The 2,775-kilometre (1,724 mi) pipeline will be supplied from the South Pars field. It starts from Asalouyeh and stretches 1,172 kilometres (728 mi) through Iran. The Iran's section is known as Iran's 7th cross-country gas pipeline. First 902-kilometre (560 mi) part of this section runs from Asalouyeh to Iranshahr. The second 270-kilometre (170 mi) part runs from Iranshahr to Iran Pakistan border In Pakistan, the pipeline will pass through Baluchistan and Sindh. In Khuzdar, a branch would spur-off to Karachi, while the main pipeline will continue towards Multan. From Multan, the

pipeline may be expanded to Delhi. The route in Pakistan may be changed if China will participate in the project. As there are concerns over the pipeline being attacked by Baluchi insurgents, an alternative offshore route from Iran to the maritime boundary between India and Pakistan off Kutch was proposed. According to this proposal, from there one branch to run to Pakistan while other branch to run to Kutch.

Technical description
The initial capacity of the pipeline was to be 22 billion cubic metres (780 billion cubic feet) of natural gas per year, which was expected to be raised later to 55 billion cubic metres (1.9 trillion cubic feet). However, as a bilateral project between Iran and Pakistan, the pipeline will carry only 8.7 billion cubic metres (310 billion cubic feet) of gas per year as contracted and 40 billion cubic metres (1.4 trillion cubic feet) as a maximum capacity. The pipeline has diameter of 56 inches (1,400 mm). It is expected to cost US$7.5 billion and to be commissioned by 2013.

In different times several companies have been interested to build the pipeline. Companies included Gazprom, BHP Billiton, National Iranian Gas Company, Petronas, and Total S.A.. A consortium consisting of Royal Dutch Shell, BG Group, Petronas and an Iranian business group had negotiated on exporting of gas from South Pars to Pakistan. From India, GAIL had been involved.[15] However, according to latest news, the pipeline's section in Iran was built by the National Iranian Gas Company and the section in Pakistan by a consortium of Sui Northern Gas Pipeline Limited, Sui Southern Gas Company Limited and Italian company Eni. The National Iranian Gas Company has subcontracted part of the construction project to Khatam al-Anbia for US$200-250 million. The Foreign Minister of the country, Hina Rabbani Khar, has recently given a statement on March 1, 2012 in which she has clearly said that Pakistan will not be backing off from the project of the gas pipe line between Iran and Pakistan. The Foreign Minister of the country also added that in the matters of sovereignty of the country, there will be no compromise made and that the sovereignty of Pakistan should be respected by other countries as well. The United States of America has not been in favor of Pakistan working on the development of a gas pipeline with Iran and made it clear to the Pakistani administration ruled by the Pakistan Peoples Party. However, the American stance on the Pak-Iran gas pipeline was ignored by the Foreign Minister of Pakistan. As a consequence, the United States Secretary of State Hillary Clinton promptly issued a statement that Pakistan should refrain from going on with this deal this can have a disastrous effect on the economy of Pakistan. She indirectly mentioned that Pakistan may also face sanctions and cut off of all kind of aids from USA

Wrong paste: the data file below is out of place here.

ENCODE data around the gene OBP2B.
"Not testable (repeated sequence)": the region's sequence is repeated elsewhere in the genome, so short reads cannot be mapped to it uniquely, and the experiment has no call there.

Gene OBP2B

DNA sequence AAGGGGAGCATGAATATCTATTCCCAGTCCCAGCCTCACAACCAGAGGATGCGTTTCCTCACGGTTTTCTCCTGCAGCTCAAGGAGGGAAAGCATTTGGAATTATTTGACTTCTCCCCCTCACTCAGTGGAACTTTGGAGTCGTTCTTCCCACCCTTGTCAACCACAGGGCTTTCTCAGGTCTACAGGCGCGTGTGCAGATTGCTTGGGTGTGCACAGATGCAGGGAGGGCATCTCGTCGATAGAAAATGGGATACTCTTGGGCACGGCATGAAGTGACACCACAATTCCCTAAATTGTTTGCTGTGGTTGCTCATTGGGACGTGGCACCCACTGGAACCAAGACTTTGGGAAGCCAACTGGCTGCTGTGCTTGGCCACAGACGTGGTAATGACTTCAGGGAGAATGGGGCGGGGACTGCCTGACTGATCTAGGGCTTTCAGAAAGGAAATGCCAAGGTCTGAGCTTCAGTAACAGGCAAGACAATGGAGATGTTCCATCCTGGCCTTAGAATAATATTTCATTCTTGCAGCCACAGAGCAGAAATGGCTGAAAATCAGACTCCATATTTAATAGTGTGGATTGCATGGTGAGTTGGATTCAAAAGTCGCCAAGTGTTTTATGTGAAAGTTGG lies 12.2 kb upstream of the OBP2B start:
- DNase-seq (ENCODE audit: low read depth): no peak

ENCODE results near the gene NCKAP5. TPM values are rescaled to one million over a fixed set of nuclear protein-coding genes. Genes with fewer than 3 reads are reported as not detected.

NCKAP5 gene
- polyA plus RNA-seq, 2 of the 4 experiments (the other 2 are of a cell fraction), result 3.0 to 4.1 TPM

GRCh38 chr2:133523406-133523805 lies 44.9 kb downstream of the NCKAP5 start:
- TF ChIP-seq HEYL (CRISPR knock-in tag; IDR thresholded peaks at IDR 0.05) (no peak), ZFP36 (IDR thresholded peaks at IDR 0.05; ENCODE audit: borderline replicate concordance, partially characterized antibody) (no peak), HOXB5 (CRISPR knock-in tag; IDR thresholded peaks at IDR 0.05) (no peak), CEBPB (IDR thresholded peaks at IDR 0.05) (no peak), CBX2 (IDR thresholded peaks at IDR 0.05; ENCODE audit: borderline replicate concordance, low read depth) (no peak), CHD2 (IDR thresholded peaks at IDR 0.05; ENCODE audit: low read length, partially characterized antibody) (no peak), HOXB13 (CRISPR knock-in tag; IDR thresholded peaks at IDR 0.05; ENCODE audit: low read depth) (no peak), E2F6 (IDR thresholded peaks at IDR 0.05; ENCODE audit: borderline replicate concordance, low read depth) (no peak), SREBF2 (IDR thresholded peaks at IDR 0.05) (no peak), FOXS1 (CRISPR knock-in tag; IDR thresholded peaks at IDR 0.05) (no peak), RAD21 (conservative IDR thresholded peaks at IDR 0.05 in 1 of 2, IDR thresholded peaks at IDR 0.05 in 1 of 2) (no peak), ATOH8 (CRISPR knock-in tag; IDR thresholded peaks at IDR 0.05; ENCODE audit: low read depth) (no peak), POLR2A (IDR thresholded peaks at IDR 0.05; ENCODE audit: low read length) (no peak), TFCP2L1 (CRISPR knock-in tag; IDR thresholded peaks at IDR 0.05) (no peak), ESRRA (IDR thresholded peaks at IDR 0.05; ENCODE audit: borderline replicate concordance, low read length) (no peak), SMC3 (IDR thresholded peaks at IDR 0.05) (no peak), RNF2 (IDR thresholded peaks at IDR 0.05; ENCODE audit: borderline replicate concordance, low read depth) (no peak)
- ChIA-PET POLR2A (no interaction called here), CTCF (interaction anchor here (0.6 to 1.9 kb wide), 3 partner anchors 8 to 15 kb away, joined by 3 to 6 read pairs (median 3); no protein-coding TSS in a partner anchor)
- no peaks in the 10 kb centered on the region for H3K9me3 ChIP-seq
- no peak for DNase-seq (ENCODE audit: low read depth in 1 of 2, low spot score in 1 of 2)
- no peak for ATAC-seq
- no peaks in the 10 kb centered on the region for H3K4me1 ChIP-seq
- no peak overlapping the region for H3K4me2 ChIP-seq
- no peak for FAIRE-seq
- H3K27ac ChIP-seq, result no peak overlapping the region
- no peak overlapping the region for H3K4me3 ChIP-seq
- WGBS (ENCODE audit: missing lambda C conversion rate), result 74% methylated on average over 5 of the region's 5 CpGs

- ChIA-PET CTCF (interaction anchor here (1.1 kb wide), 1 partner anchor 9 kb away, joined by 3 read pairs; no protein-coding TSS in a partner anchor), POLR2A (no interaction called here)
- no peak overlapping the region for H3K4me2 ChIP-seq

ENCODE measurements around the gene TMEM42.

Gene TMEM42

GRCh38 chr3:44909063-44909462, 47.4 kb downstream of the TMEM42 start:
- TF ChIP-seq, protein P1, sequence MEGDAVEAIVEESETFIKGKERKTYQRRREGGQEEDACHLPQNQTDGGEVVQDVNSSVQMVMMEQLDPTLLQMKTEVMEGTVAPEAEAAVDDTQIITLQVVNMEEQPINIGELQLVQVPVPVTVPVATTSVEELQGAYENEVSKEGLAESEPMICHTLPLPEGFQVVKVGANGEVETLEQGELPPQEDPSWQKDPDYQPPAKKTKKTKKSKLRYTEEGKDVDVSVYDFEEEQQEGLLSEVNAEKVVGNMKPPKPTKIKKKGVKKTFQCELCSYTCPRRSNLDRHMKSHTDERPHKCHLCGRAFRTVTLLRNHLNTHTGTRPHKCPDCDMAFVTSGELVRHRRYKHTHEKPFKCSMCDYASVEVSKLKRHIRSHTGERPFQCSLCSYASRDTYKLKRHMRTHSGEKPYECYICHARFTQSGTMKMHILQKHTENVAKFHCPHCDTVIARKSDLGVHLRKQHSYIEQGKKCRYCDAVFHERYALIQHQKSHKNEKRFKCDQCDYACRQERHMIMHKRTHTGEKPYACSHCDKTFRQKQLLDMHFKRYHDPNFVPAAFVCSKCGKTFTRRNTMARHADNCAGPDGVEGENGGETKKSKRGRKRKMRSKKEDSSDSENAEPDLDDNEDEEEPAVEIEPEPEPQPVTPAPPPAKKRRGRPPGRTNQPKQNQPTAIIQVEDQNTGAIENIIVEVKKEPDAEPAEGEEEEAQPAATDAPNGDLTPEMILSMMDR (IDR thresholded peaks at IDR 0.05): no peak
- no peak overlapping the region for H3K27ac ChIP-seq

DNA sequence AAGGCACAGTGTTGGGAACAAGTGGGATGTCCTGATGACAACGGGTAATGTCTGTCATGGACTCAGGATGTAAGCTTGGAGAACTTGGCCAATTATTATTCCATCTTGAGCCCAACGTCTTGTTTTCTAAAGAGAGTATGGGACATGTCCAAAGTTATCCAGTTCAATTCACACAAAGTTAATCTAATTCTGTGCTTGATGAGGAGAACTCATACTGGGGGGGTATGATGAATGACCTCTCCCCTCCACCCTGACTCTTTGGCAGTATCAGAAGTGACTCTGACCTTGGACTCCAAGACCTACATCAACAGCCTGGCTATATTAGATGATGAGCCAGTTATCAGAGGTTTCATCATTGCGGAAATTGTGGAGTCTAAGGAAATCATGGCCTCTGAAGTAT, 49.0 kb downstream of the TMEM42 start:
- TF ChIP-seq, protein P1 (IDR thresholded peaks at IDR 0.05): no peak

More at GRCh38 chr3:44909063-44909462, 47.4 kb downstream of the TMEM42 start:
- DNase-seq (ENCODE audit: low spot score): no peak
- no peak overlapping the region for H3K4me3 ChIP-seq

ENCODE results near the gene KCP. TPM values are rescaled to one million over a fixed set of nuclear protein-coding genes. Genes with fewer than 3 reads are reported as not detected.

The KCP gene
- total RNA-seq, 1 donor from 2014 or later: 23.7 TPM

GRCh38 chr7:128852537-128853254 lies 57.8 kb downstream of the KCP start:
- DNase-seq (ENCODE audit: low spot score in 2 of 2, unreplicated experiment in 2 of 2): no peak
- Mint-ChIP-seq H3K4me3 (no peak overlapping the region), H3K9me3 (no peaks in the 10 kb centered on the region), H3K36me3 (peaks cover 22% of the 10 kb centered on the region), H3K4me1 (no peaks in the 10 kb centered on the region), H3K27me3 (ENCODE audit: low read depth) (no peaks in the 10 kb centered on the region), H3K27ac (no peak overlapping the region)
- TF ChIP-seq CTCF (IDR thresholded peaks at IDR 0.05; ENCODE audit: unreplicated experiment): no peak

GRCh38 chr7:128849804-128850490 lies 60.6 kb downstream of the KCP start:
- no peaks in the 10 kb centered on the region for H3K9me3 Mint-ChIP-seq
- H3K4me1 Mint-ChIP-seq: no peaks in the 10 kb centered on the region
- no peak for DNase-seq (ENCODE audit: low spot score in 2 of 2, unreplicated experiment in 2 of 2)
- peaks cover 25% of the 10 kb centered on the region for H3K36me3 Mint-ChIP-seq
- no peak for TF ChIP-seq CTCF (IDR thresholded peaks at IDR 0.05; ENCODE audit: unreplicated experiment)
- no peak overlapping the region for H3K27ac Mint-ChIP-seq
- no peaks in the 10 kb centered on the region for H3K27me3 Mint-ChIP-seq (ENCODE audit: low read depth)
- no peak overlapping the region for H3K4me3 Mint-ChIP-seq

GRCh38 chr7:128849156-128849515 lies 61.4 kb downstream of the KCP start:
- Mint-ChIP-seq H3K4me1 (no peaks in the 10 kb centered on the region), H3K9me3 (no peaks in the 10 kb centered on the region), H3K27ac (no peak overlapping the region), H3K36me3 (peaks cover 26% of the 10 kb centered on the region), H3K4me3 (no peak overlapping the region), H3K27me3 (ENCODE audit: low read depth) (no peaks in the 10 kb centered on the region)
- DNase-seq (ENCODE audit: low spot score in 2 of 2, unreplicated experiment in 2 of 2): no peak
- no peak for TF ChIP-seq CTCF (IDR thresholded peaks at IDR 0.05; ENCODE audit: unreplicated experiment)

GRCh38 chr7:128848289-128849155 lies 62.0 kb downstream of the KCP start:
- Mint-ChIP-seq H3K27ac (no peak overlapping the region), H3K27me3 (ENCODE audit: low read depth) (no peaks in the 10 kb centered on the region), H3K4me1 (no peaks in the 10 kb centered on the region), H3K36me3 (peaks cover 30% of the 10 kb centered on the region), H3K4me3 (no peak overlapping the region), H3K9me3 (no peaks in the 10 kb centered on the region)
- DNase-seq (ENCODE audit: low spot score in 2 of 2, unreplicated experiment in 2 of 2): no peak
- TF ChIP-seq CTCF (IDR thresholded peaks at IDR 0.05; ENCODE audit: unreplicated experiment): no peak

After the uncompromising stance that Pakistan has taken with the US on the matter of the gas pipeline between itself and Iran, it has been widely said that the super power and Pakistan may be heading towards confrontation with each other on the subject.